22 THROUGH CHI LAS, DAREL, AND TANGIR [Chap.I
the Hsi yii-chi and adds no fresh information. So we can turn at once to the data about ancient Darél supplied by the above-quoted notices of our Chinese pilgrims. Their mention of the miraculous wooden image of Maitreya, which necessarily interested them most and about which they record interesting and concordant details, must be left for discussion below. Of other points it deserves to be noted that Fa-hsien speaks of the kingdom as small and yet containing many monks. Here, I believe, we may recognize a clear indication of the fertility of the Darél tract.
Evidence of this is to be found also in the fact that both Darêl and Tangir attract, at the present day, a large number of Saiyids and attendant ` Talib-ilms ' from neighbouring parts to the south
and west, who find ready welcome and live on the fat of the land. It is mainly to their presence
that the two valleys owe the reputation of containing fanatical elements. Gold is still washed in the Darél river and along the adjoining course of the Indus, though, as elsewhere in the Indus
valley, the output is now very limited. I did not hear of saffron being cultivated at the present
time in Darêl. But the fact that the climate so nearly resembles that of the Kashmir valley, still famous for its saffron fields, seems sufficient to support Hsiian-tsang's statement. Finally it deserves
to be noted that his reference to Ta-li-lo as ` the old seat of the government of Udyana ' points to a territory of some importance, such as Darêl with its adjoining tracts might well become again under favourable political conditions.
The abundant resources, actual and potential, that Darél offers, even in its present state, impressed me forcibly during the few days I was able to spend in its main valley. On the morning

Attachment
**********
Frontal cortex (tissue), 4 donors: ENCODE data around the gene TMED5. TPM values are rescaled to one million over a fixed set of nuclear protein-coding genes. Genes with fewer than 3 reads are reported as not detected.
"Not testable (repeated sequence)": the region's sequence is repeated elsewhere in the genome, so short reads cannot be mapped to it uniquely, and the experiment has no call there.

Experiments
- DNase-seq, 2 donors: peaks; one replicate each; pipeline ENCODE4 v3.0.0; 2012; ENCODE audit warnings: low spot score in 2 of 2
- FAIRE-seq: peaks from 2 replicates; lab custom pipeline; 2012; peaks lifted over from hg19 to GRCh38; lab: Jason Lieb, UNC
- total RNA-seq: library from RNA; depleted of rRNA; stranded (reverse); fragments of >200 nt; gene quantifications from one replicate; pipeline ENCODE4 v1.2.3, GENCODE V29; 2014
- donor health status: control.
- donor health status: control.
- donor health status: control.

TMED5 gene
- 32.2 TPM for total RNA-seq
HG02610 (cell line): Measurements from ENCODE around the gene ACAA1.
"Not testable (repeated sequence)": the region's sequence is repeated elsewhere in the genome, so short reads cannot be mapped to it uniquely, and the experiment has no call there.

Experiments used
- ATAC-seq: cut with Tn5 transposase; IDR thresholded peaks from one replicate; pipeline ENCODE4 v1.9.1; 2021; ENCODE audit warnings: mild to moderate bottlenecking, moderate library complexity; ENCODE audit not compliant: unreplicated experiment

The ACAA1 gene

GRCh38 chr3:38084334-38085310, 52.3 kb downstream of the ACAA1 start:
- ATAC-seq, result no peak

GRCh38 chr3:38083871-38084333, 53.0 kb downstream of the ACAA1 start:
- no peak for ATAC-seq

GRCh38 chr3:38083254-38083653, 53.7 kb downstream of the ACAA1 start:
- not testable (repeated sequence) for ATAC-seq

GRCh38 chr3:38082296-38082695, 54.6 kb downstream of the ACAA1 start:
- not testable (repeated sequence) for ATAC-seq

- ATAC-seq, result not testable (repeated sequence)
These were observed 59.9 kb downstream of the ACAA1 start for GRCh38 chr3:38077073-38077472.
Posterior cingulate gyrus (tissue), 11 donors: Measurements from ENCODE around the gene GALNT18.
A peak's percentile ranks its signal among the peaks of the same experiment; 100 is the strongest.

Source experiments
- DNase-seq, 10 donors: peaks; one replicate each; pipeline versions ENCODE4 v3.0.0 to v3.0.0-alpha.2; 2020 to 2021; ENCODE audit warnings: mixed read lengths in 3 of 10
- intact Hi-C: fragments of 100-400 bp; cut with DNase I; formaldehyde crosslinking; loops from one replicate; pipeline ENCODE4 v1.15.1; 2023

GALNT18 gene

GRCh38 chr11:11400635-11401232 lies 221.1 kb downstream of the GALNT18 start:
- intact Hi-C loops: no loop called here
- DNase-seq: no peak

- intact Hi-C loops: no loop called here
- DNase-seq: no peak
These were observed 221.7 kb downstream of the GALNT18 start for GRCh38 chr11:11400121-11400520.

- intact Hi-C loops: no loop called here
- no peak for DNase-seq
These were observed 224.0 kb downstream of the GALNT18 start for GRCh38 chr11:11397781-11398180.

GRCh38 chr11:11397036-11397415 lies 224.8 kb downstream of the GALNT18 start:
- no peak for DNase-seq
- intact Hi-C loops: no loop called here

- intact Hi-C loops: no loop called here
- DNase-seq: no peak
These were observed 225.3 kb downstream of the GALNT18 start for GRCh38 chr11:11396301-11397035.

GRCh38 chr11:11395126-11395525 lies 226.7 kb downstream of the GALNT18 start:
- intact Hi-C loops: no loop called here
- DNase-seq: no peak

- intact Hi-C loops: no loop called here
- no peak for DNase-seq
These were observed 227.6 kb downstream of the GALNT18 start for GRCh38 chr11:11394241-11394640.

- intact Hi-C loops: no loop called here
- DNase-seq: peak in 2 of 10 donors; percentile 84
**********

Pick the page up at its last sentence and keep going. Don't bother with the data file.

following our arrival at Nyachût a glorious view opened before me northward up the broad wooded
valley. At its bottom there extended rich meadow land, almost flat, flanked on either side by magnificent forest clothing all the slopes of the main valley and side Nullahs (Fig. i i). The high
peaks visible in the background were those overlooking the passes of Dôdar-gall and Suj-gali, by which access can be gained during the summer and early autumn to Giipis at the confluence of the rivers of Yasin and Ghizar and thus to the main Gilgit valley.
Looking up towards those passes I thought of the delight with which Fa-hsien, and other Chinese travellers who may have followed this route from the Pamirs and the Barôghil, must
have greeted the fine open valley with its rich alpine vegetation, after all the wastes of rock, ice
and high barren plateaux they had traversed. It must have appeared to them like an enticing gate to the fair lands of India. Riding back to where the Ishkobar stream debouches into Nyachût,
at an elevation of about 7,5o0 feet, I noticed how little of the cultivable ground on either side, all
bearing traces of old terraces and canals, was occupied by the present fields of barley or maize. The abundance of water for irrigation was proved by the fact that the main stream alone at the
above point had a flow of some i8o cubic feet per second, even at that early hour of the morning when the snow-beds high up on the ranges had not yet commenced to melt and contribute to the volume.
From our camp at Gabar a very gentle descent led down through splendid forest to near the mouth of the Kiner-gah Nullah, where the last Deodars were left behind (Fig. 15). There the
valley opened to a width at the bottom of over a mile and a half. Old cultivation terraces, now
deserted, were seen here too in plenty. But in pleasant contrast to this familiar sight I was struck by the care bestowed on the solid embankments that here confine the main stream and canals,
and by the shady rows of trees planted along the latter. This sight and the rich crops, mainly of wheat, which covered all cultivated ground from below the outlet of the Gilich Nullah (Fig. i 7) left no doubt that, however much else might have disappeared from Dare! in the course of centuries of misrule and anarchy, agricultural skill survived.
That there was ample scope for its use and also far more ground than the available population